Duke Energy Corp. offered to sell some electricity at its cost plus 10 percent to ease regulatory concern about competition in wholesale power markets from its $15.3 billion purchase of Progress Energy Inc.
Duke, based in Charlotte, proposed a so-called virtual divestiture of power capacity in a filing today with the North Carolina Utilities commission.
Duke proposes to sell 800 megawatt-hours of cost-plus power from June 1 to Aug. 31 for eight years. It would sell 225 megawatt-hours of cost-plus power from Dec. 1 to the end of February.
“I think this is going to be enough to satisfy FERC,” Angie Storozynski, a utility analyst for Macquarie Capital USA Inc. in New York, said in a telephone interview.
The Federal Energy Regulatory Commission said in an order issued Sept. 30 that the transaction may have “an adverse effect on competition.” To prevent the combined company from being able to manipulate electricity prices in North and South Carolina, the commission suggested selling plants and some power under long-term agreements, building new transmission lines or letting a third party operate the company’s grid.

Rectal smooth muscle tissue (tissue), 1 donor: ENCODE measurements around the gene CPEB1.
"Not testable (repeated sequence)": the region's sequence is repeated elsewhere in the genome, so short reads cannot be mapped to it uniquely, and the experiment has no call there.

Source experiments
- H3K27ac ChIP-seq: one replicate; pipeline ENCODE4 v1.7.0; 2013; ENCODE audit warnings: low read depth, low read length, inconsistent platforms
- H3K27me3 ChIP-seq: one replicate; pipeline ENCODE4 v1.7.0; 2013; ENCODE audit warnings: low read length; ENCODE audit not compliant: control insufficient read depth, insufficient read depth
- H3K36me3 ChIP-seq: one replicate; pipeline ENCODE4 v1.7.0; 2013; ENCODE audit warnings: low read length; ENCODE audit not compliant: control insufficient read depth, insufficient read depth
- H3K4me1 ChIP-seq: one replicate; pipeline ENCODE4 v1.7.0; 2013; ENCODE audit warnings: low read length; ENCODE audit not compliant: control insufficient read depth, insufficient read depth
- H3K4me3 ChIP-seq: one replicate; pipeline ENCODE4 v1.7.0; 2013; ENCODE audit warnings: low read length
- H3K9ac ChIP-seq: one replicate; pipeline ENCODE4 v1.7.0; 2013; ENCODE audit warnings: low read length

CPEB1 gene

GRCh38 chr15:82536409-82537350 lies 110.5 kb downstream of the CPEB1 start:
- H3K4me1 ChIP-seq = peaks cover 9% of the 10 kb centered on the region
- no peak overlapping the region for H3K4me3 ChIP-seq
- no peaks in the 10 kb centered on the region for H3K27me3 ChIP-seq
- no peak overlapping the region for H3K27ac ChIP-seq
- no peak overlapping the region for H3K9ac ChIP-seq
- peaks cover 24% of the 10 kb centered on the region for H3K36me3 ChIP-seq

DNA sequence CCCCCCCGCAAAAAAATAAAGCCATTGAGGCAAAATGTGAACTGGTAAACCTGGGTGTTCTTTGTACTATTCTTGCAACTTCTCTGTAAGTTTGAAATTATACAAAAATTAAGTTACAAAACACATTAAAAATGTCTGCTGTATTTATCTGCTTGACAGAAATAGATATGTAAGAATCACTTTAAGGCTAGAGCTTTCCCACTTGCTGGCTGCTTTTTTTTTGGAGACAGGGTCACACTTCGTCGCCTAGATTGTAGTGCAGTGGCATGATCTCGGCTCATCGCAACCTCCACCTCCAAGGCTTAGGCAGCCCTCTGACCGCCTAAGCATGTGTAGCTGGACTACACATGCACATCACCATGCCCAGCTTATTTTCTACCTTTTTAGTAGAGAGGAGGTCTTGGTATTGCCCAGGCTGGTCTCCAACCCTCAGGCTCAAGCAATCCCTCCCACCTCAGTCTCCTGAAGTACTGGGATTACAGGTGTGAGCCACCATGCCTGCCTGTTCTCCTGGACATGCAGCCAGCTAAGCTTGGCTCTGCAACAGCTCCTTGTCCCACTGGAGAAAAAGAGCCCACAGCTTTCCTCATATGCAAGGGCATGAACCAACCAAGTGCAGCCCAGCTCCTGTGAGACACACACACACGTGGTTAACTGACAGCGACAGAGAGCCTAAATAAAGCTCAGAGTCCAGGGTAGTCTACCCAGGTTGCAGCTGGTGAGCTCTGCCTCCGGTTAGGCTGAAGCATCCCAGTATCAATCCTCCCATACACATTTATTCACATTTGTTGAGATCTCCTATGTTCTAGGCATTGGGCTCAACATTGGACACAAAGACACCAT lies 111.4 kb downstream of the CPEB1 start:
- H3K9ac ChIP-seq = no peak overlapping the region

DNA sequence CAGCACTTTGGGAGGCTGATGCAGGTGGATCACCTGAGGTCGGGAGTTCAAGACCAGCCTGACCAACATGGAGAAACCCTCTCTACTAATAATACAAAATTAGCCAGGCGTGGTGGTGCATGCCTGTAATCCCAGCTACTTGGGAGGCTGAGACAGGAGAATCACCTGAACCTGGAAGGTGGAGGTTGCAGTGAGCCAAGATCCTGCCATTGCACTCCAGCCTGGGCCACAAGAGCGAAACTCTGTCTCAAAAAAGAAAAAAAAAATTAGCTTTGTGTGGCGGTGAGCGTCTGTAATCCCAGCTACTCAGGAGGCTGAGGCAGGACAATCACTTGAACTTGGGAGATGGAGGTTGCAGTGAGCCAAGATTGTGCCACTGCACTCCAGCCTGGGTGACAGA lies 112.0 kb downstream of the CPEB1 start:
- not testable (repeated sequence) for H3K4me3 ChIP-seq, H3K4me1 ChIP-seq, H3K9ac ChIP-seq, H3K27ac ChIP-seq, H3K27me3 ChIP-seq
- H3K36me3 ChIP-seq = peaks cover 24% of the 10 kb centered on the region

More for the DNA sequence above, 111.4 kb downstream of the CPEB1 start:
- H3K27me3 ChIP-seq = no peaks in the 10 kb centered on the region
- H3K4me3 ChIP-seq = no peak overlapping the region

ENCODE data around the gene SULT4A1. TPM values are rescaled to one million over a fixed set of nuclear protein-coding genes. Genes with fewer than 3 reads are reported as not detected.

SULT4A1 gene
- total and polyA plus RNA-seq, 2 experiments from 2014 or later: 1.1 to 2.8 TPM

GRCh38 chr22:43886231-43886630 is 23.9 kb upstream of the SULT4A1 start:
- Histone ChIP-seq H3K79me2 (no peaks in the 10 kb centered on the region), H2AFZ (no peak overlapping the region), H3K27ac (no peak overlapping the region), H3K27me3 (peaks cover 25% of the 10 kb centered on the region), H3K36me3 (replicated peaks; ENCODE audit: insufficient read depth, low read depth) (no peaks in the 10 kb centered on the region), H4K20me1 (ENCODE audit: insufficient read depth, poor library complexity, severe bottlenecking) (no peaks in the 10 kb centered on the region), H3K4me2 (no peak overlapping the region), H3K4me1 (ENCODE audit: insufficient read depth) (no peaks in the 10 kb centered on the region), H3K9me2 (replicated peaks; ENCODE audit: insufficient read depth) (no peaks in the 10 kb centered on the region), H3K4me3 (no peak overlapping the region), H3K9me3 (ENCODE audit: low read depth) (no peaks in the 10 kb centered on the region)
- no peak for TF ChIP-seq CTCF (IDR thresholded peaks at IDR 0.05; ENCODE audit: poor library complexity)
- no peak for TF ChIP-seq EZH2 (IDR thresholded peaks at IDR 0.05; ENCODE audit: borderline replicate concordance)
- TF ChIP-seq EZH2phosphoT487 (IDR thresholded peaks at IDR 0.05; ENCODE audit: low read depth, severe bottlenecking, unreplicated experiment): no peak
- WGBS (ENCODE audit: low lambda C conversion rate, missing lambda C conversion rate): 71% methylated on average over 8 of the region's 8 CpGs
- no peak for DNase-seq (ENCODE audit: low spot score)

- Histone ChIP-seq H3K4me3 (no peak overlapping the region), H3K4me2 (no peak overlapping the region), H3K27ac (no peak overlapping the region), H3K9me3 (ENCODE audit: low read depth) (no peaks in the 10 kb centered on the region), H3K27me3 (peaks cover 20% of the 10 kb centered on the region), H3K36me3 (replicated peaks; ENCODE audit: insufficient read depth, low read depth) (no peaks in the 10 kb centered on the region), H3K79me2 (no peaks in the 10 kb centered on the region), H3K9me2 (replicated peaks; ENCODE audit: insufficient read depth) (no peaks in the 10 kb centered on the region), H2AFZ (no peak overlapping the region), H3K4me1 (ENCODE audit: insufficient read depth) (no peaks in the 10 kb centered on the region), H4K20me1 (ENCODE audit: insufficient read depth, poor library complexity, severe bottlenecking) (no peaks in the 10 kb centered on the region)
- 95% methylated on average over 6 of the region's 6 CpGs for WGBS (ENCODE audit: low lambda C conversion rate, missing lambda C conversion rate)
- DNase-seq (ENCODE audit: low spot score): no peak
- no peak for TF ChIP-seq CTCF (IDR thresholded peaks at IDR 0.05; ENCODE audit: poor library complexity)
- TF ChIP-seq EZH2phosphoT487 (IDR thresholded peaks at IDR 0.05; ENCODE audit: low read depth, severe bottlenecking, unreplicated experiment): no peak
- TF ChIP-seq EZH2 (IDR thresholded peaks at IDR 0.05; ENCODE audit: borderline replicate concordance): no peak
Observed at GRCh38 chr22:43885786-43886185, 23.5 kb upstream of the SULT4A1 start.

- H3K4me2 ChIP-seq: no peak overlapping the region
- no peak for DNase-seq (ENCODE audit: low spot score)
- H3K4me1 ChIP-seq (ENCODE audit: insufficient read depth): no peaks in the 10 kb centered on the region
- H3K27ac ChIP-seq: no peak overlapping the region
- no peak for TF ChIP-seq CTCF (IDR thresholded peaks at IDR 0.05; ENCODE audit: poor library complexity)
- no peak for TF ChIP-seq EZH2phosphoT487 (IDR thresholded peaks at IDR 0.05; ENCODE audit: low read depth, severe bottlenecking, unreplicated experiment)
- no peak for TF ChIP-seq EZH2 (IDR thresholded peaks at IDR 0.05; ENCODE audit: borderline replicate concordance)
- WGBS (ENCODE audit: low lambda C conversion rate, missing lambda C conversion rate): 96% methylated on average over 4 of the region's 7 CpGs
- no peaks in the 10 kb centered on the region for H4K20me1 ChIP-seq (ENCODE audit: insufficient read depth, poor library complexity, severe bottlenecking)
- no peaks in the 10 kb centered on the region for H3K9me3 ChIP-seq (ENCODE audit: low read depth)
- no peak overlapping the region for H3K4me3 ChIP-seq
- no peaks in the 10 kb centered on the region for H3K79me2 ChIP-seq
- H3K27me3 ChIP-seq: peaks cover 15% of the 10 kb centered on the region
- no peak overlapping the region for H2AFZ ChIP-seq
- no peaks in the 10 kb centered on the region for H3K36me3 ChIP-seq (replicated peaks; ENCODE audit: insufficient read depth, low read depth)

A more detailed proposal will be filed with the federal commission, Duke spokesman Tom Williams said today in an interview.
Duke rose 1 percent to $19.79 at the close in New York. Progress, based in Raleigh, North Carolina, rose 0.7 percent to $50.38.